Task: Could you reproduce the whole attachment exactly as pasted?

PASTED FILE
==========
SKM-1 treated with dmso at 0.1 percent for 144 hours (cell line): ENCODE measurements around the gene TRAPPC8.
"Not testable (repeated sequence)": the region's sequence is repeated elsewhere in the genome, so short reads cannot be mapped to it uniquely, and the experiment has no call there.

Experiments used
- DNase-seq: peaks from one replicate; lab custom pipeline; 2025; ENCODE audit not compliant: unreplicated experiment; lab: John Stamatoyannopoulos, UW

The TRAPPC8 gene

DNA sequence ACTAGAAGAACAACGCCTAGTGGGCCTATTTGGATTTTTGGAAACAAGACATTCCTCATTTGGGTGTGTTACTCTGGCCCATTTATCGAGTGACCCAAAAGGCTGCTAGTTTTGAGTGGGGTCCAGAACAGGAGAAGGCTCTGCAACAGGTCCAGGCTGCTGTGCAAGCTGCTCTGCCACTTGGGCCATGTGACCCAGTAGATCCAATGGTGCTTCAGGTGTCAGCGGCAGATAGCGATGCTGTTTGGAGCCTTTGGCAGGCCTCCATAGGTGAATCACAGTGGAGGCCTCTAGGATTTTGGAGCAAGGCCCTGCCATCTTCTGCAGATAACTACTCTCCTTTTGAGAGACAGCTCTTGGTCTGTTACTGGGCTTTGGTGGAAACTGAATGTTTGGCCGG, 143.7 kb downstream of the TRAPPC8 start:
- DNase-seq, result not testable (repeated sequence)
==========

SKM-1 treated with dmso at 0.1 percent for 144 hours (cell line): ENCODE measurements around the gene TRAPPC8.
"Not testable (repeated sequence)": the region's sequence is repeated elsewhere in the genome, so short reads cannot be mapped to it uniquely, and the experiment has no call there.

Experiments used
- DNase-seq: peaks from one replicate; lab custom pipeline; 2025; ENCODE audit not compliant: unreplicated experiment; lab: John Stamatoyannopoulos, UW

The TRAPPC8 gene

DNA sequence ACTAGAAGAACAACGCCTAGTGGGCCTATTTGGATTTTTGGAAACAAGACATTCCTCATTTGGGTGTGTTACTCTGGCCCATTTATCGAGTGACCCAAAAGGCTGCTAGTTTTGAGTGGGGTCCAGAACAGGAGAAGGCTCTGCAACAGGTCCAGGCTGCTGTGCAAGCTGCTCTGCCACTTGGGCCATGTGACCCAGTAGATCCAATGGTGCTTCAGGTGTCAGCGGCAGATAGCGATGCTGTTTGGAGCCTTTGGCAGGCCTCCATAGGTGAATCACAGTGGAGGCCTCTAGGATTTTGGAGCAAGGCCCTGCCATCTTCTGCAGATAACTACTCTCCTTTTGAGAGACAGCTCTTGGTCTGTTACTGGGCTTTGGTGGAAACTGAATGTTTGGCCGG, 143.7 kb downstream of the TRAPPC8 start:
- DNase-seq, result not testable (repeated sequence)